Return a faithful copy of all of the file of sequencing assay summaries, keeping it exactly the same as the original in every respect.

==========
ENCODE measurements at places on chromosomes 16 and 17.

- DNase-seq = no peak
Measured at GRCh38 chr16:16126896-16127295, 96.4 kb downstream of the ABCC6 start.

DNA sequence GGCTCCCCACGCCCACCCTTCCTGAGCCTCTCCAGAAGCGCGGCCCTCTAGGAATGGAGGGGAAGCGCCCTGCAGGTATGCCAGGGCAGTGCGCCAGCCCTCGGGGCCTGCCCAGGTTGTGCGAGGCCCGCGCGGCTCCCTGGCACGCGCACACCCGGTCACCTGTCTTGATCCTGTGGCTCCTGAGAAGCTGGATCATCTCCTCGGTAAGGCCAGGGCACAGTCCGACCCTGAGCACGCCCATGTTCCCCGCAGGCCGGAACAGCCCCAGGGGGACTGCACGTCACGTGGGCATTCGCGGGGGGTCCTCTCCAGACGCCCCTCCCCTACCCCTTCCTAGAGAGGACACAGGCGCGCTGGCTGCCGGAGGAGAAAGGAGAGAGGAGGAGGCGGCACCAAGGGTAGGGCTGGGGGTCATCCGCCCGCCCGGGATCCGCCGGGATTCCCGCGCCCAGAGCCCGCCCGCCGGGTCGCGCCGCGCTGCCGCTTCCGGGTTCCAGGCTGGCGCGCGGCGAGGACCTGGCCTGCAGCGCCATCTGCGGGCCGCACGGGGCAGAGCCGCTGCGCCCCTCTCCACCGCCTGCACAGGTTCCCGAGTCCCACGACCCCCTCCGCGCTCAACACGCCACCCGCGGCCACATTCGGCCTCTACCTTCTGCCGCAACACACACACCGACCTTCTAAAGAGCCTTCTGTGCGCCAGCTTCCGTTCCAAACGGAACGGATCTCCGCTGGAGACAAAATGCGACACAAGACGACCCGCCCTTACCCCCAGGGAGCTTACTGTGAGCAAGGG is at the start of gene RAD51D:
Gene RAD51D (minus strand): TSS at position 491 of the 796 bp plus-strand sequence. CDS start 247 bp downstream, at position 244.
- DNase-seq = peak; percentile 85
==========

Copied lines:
ENCODE measurements at places on chromosomes 16 and 17.

- DNase-seq = no peak
Measured at GRCh38 chr16:16126896-16127295, 96.4 kb downstream of the ABCC6 start.

DNA sequence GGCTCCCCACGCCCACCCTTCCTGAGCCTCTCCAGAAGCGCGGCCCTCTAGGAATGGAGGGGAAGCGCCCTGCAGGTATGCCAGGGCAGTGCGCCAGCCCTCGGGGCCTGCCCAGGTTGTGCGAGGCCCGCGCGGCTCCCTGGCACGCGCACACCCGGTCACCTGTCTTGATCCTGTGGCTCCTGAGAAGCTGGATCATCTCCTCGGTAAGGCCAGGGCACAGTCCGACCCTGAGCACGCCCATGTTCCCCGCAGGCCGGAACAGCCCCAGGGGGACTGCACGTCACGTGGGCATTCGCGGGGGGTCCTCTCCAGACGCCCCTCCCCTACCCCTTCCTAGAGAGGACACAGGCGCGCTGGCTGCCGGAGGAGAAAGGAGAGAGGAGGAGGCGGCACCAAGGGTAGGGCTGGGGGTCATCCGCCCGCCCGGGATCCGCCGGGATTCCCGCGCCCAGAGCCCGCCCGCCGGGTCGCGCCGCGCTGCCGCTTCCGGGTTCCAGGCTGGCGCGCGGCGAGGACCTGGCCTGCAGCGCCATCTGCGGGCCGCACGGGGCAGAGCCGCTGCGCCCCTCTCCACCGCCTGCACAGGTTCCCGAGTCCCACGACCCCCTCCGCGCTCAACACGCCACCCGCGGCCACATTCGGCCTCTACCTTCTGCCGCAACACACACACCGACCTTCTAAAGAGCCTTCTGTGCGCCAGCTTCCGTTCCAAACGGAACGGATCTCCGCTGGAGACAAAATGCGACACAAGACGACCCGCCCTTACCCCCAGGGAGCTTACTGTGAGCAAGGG is at the start of gene RAD51D:
Gene RAD51D (minus strand): TSS at position 491 of the 796 bp plus-strand sequence. CDS start 247 bp downstream, at position 244.
- DNase-seq = peak; percentile 85